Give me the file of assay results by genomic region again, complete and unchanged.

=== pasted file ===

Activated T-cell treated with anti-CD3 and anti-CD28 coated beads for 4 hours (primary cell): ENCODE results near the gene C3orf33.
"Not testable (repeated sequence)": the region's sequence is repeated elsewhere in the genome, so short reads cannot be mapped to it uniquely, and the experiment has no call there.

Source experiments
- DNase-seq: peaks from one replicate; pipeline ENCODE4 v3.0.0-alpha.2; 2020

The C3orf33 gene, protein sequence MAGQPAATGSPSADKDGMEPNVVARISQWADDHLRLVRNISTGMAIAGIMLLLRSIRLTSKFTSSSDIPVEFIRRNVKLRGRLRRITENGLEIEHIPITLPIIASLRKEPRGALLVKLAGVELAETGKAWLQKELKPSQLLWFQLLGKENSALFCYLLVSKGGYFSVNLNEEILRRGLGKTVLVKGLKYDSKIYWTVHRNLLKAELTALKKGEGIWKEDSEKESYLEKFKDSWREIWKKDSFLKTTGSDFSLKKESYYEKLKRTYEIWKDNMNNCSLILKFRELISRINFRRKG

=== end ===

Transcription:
Activated T-cell treated with anti-CD3 and anti-CD28 coated beads for 4 hours (primary cell): ENCODE results near the gene C3orf33.
"Not testable (repeated sequence)": the region's sequence is repeated elsewhere in the genome, so short reads cannot be mapped to it uniquely, and the experiment has no call there.

Source experiments
- DNase-seq: peaks from one replicate; pipeline ENCODE4 v3.0.0-alpha.2; 2020

The C3orf33 gene, protein sequence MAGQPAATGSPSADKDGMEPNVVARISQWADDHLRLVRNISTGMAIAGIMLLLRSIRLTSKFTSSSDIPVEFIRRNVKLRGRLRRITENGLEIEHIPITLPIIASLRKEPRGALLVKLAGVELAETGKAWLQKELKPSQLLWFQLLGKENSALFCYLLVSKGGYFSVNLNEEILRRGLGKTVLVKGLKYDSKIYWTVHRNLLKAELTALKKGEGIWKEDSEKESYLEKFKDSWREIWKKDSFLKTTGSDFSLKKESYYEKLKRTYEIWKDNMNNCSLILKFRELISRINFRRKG